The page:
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Thread: 44 Mag

  1. #1
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    44 Mag

    Today I shot a Ruger in 44 mag with a 10inch barrel for the first time today and after shooting it a couple of times I thought to myself why in the world would anyone in there right mind want to use one as a primary personal protection. Even with the long barrel it a significant amount of recoil, which for me would make a quick follow up shot very difficult. No matter how tight I held on to the pistol grip I had a hard time keeping it from rotating in my palm. What do you all think about it?

    E.J.

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    Campaign Veteran MAC702's Avatar
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    Quite simply, it was never designed for personal protection, and should not be used as such if you have access to more appropriate weapons.
    Last edited by MAC702; 01-28-2012 at 07:42 PM.
    "It's not important how many people I've killed. What's important is how I get along with the people who are still alive" - Jimmy the Tulip

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    Regular Member CDT COX's Avatar
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    I shot one about a year ago and it didnt seem that bad to me and I'm a small guy

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    Campaign Veteran MAC702's Avatar
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    In many firearms, it can be quite controllable. I absolutely love shooting my S&W M29, whereas I am not a fan of shooting my Ruger Super Blackhawk.* That doesn't change the fact that it was designed for hunting larger animals and was not designed for self-defense. It has too much penetration to warrant such use in an urban environment.

    That said, if it's the most appropriate weapon (or only sidearm) you have, you'd better be carrying it. There are many ammunition types that can make it more suitable for the job, also.

    *Interestingly enough, the standard Blackhawk and older Vaquero in .45 Colt is more powerful (with the proper ammunition) and is also more comfortable to shoot than the "Super" Blackhawk. My .45 Vaquero is my choice in the woods.
    "It's not important how many people I've killed. What's important is how I get along with the people who are still alive" - Jimmy the Tulip

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    Quote Originally Posted by CDT COX View Post


    I shot one about a year ago and it didnt seem that bad to me and I'm a small guy
    I am 5'8 and weigh about 175lbs. Maybe it was my grip but had what I thought was about a 100% grip with both hands. My hands were about as high as I could get them and it still rotated alot in my hand. Could have been a lack of experience with shooting a handgun of that power also.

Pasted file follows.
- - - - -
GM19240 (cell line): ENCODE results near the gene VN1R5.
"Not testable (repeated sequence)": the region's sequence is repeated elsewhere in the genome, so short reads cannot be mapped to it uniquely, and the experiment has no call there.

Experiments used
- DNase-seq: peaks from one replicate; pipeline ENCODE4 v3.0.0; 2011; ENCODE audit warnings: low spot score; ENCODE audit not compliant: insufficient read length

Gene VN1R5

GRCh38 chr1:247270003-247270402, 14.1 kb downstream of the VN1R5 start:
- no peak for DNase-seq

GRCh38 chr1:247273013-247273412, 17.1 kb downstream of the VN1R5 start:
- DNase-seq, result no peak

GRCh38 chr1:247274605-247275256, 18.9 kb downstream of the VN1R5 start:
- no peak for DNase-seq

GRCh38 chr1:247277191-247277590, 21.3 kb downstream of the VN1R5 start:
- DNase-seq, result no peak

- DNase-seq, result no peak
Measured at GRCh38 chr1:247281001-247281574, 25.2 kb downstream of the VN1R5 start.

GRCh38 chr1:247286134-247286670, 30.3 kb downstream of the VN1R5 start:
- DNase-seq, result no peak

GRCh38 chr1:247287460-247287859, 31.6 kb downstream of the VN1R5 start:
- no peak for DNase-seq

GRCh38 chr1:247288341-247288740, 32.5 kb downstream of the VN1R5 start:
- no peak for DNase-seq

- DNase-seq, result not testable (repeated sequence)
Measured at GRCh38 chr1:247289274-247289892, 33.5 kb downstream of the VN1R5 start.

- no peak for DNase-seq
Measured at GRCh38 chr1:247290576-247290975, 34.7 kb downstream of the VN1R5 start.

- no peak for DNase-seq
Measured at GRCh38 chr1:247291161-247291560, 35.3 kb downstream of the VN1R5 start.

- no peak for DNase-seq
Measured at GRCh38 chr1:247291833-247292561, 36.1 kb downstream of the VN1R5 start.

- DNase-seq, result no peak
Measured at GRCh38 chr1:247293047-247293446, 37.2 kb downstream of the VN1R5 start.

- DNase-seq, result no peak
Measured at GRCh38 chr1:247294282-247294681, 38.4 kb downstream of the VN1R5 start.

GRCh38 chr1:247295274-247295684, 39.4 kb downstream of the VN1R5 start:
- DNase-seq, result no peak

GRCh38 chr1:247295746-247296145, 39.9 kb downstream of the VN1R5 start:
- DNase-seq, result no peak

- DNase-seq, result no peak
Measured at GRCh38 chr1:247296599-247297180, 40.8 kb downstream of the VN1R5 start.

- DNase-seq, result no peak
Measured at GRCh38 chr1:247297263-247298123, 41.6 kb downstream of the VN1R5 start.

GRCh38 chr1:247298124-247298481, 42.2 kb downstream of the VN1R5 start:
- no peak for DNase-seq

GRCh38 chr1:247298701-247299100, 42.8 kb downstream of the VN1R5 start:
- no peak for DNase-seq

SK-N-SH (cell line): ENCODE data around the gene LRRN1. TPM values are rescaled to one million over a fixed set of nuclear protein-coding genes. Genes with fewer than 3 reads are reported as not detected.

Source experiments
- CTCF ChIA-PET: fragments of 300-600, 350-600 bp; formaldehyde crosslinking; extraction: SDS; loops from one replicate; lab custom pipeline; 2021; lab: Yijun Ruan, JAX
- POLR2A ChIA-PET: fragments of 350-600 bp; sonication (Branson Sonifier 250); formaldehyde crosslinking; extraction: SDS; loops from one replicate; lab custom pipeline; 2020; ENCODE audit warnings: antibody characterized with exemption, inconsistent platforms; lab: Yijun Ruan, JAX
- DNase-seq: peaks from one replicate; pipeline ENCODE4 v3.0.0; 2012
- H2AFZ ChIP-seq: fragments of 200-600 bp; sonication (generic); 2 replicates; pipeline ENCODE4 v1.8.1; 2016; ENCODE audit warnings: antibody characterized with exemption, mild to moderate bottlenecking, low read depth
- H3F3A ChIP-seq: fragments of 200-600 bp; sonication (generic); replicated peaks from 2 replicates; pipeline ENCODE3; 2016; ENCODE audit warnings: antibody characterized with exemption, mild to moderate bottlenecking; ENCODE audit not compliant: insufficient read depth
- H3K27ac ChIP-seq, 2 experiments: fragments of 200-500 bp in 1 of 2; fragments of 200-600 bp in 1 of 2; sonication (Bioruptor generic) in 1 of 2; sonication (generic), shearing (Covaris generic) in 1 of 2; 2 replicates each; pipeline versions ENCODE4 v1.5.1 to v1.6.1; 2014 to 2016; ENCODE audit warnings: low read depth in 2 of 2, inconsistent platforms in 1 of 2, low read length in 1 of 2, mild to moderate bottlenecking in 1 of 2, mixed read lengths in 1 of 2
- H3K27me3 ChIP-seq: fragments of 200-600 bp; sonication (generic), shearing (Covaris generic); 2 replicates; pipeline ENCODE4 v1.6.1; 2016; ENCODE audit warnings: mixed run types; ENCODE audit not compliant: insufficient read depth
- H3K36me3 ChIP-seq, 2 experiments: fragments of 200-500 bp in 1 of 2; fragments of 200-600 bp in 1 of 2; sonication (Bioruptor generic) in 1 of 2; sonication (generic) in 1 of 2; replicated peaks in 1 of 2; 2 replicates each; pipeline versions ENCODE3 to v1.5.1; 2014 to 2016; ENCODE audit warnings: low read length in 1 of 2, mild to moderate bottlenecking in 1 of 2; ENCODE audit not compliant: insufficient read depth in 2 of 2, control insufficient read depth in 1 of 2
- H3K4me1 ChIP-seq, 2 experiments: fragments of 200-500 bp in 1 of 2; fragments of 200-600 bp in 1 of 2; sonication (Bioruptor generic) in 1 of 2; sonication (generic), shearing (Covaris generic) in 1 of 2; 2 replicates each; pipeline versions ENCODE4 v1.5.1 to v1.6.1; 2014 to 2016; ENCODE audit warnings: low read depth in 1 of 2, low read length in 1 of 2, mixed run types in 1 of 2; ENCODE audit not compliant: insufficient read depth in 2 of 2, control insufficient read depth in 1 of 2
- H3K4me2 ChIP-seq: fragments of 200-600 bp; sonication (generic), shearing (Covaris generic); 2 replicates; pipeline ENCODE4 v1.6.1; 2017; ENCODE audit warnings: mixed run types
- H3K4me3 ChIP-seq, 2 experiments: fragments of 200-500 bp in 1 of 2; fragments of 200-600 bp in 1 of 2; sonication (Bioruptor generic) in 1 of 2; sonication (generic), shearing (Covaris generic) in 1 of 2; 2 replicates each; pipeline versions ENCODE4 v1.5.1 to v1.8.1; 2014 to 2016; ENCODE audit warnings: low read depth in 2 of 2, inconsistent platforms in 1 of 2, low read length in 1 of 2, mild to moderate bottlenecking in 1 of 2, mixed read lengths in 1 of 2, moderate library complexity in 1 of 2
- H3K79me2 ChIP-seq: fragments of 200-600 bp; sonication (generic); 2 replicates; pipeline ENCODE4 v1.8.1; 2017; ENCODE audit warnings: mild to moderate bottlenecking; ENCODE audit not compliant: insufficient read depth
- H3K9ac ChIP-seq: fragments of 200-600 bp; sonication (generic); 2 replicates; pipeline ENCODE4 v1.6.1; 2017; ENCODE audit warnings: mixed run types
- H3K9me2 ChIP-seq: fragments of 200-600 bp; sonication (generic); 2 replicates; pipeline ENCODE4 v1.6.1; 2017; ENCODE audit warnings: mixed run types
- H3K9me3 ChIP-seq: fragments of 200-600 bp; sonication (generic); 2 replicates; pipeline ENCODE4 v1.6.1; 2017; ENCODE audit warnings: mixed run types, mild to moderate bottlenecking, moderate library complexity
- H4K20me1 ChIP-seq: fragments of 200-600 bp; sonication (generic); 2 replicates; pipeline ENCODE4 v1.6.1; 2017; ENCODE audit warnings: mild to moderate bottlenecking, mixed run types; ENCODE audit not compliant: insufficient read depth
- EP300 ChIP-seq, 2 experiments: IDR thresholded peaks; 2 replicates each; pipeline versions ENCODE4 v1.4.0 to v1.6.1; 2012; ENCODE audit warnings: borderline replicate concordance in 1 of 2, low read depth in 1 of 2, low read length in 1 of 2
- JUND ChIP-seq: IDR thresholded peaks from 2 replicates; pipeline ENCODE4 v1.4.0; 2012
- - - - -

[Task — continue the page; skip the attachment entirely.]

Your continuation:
At first I thought man I dont like this thing, but ended up shooting 20-25 rounds through it changing my mind some. Still dont have a need for one though. If I was to get a bigger revolver, it largest caliber I would personally go with is the 357.

    E.J.

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    It's the grips

    I personally think it is all in the grips. I have a Ruger super Blackhawk and while I like the looks of the cowboy style factory grips, I do not like shooting it with them. The pistol rolls up in my hand after the shot and I do not feel like I am in control of it. I installed a set of Hogue grips and it it a pleasure to shoot.

    I am told that it is supposed to roll up in your hand to allow quicker hammer pulls for follow up shots.

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    Campaign Veteran MAC702's Avatar
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    Agreed. For me, I prefer the standard Blackhawk/Vaquero grip, and yes, it rolls up in the hand with stout loads. This helps with cocking the next shot and dissipates recoil energy that would otherwise be straight back.

    The standard Super Blackhawk design has a squared-off trigger guard which hits me in the hands. I have put a set of Hogues on it, and while it eliminates this problem, it also makes the gun look butt-ugly (yes, this matters) and takes out the roll that I prefer when shooting these guns.

    Don't forget that if limited to a .44 for self-defense, you can use .44 Special ammunition, which is very effective in both stopping power, and follow-up shots, with less chance of too much gun.

    The .45 Colt is my favorite choice. Standard .45 Colt loads are extremely effective for anti-personnel defense, and these massive Rugers (not the New Vaquero design) can handle the loads that exceed .44 Magnum performance in the field.
    Last edited by MAC702; 01-29-2012 at 12:25 PM.